After all testimony and evidence was presented at trial, Goldsby made oral motions for directed verdict as to fault and causation. The trial court denied the motion in regard to fault, finding there were some potential comparative fault issues. The trial court partially granted the motion for directed verdict concerning causation, finding that this collision clearly caused some damage to Goldsby, but that it was for the jury to determine the extent of the damage caused by the collision with the DOTD dump truck.

The jury returned a verdict finding both parties to the collision at fault, allocating 95% of the fault to Blocker/ DOTD and 5% to Goldsby. The jury awarded Goldsby the following amounts as compensation for the damages she sustained as a result of the collision: $15,000.00, pain and suffering; $15,000.00, mental anguish; $25,000.00, medical expenses; and, $15,000.00, loss of enjoyment of life. A subsequent judgment was rendered in Goldsby's favor awarding to her $66,500.00 together with legal interest—the total amount of damages awarded to her by the jury, less the 5% of her allocated fault. Goldsby appeals.


Damages Award

In her second assignment of error, Goldsby argues the damages awarded by the jury are inconsistent with the medical evidence and abusively low. The jury awarded Goldsby $25,000.00 in medical expenses and $45,000.00 in general damages ($15,000.00 respectively: pain and suffering, mental anguish, and loss of enjoyment of life). Goldsby claims that the jury abused its discretion in awarding to her only half of her actual medical expenses, and seeks an increase in her awards for both medical and general damages. However, after reviewing the medical testimony, we find the awarded damages in this particular circumstance are not beyond that which a reasonable trier of fact could assess for the injury to Goldsby.


Dr. Gordon Gregory Grant, IV, an expert in chiropractic care, treated Goldsby from December 9, 2013, through January 13, 2014. He testified that Goldsby presented in his office with neck pain, upper back pain, low back pain, and headaches which she attributed to an automobile accident that occurred about two weeks before her initial appointment. The physical exam performed by Dr. Grant revealed a decreased normal range of cervical and lumbar motion. Orthopedic testing indicated nerve root irritation and injury to the low back and neck, as well as the thoracic spine. Dr. Grant performed digital palpation, confirming the existence of muscle spasms. He also ordered an X-ray that showed Goldsby had a decreased curvature of the spine. To reduce swelling and inflammation, Dr. Grant recommended cold therapy for Goldsby's back and a treatment plan of 3 visits per week for 15-20 weeks. Dr. Grant diagnosed Goldsby with back strain/sprain.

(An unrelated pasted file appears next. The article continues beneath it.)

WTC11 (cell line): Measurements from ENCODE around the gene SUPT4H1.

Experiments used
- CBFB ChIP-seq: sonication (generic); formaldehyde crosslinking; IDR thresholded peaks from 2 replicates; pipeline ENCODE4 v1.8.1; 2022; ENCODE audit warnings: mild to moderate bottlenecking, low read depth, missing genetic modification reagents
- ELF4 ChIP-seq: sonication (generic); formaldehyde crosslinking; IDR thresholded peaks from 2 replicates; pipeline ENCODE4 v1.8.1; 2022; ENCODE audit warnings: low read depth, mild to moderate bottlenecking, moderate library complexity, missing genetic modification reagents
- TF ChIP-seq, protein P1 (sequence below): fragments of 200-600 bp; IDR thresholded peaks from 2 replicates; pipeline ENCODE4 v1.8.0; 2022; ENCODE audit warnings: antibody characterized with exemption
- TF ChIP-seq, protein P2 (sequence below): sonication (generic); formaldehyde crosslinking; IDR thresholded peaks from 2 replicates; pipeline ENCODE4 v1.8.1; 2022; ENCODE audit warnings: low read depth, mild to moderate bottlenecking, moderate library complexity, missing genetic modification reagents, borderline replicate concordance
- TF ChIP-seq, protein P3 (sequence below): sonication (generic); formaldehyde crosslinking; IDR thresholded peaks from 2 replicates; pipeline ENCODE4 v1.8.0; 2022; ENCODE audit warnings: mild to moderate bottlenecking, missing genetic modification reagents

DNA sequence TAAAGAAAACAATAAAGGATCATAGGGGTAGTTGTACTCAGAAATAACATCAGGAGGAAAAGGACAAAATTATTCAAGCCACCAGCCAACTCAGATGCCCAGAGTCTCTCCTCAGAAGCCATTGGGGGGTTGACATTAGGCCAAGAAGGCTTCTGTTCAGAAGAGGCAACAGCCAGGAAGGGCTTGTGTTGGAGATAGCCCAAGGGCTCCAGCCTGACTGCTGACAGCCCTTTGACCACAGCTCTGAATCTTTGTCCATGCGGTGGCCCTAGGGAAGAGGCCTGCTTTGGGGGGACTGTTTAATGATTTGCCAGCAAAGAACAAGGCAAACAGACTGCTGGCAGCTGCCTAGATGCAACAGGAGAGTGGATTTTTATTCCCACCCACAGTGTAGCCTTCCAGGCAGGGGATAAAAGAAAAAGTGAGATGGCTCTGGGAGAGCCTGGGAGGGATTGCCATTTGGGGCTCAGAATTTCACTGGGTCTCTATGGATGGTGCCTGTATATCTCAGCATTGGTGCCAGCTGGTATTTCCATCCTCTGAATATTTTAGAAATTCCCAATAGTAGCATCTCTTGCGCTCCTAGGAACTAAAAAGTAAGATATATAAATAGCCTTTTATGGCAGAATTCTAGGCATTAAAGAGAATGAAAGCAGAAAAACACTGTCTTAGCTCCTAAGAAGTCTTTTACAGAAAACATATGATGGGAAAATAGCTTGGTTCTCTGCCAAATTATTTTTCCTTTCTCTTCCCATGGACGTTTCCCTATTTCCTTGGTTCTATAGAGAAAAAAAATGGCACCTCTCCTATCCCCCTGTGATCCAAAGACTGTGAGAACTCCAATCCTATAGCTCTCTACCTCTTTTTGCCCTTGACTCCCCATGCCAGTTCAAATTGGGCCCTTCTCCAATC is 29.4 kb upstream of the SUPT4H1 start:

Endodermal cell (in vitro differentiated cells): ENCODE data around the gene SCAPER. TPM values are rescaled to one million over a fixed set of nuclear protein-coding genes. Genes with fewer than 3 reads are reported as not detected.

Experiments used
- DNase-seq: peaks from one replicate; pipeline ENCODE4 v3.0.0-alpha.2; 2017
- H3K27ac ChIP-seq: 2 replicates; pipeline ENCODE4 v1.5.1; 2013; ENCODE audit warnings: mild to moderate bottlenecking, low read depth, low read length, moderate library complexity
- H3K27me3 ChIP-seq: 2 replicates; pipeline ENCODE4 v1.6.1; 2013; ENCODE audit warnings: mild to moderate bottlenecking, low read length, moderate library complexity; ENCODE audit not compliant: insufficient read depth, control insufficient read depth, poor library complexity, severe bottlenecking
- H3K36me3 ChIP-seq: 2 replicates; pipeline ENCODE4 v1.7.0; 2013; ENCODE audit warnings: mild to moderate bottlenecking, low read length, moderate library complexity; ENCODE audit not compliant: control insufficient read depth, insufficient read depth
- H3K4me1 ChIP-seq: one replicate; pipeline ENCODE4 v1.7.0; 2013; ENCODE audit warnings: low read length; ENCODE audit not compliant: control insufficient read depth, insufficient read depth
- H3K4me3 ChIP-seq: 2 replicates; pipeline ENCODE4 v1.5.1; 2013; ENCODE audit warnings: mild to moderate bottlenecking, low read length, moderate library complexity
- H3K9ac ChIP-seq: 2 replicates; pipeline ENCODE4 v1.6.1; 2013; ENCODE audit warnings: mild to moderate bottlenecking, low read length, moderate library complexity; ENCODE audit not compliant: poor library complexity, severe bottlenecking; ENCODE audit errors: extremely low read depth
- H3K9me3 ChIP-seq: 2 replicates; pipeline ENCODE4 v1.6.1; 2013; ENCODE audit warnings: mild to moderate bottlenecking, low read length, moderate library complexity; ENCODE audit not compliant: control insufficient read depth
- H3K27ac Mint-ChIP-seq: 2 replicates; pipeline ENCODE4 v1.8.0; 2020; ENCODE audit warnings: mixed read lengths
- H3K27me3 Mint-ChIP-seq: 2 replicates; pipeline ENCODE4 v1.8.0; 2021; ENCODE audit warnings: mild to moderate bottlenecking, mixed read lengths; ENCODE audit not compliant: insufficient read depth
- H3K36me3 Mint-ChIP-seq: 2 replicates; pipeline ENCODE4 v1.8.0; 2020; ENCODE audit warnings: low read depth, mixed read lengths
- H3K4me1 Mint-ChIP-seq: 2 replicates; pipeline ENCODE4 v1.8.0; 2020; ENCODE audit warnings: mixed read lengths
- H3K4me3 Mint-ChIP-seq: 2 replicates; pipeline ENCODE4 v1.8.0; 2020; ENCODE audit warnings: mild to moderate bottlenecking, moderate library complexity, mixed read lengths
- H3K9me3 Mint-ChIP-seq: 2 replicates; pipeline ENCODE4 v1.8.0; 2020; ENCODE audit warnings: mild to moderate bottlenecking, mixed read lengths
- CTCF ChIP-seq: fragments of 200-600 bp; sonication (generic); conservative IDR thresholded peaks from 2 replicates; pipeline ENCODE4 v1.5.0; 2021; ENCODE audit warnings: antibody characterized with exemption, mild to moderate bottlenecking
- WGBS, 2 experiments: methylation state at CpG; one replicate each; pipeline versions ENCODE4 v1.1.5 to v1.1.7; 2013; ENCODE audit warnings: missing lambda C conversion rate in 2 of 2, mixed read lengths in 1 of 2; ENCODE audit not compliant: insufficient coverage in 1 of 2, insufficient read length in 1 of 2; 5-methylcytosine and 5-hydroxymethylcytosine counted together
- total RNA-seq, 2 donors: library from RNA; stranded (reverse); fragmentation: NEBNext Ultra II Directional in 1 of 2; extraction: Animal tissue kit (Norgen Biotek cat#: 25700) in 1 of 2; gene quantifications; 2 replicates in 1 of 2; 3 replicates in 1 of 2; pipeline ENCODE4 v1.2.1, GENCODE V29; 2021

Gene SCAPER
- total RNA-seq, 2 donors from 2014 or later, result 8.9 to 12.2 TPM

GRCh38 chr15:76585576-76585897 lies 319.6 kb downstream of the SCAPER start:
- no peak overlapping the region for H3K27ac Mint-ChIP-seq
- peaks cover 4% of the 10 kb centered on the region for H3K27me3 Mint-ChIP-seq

After about a month of treatment with Dr. Grant, 15 appointments in total, Goldsby moved to New Orleans seeking employment. Dr. Grant recommended Dr. Ryan Russo of Lakeside Chiropractic Clinic to Goldsby. Dr. Russo referred Goldsby to Dr. Kenneth Vogel, neurosurgeon. Dr. Vogel testified by video deposition that Goldsby related she was in relative good health until the incident in November 2013, which had caused back and left knee pain, and this pain was worsened by a second collision in April 2014. Dr. Vogel agreed with the radiologist concerning the 2014 MRI, showing cervical strain and herniated lumbar disc. His impression was that the symptoms described by Goldsby were likely caused by the collision on November 2013, with a doubling of pain after the April 2014 incident, and he recommended that Goldsby continue conservative treatment. Dr. Vogel testified that the next time he saw Goldsby was a year later, in June 2015. He re-evaluated her symptoms and noted continued cervical pain, with a mild degree of limited motion and muscle spasm, but knee pain resolving. Dr. Vogel noted Goldsby was unresponsive to conservative treatment and offered hospital admission for further evaluation. Goldsby underwent the IDET procedure a month later.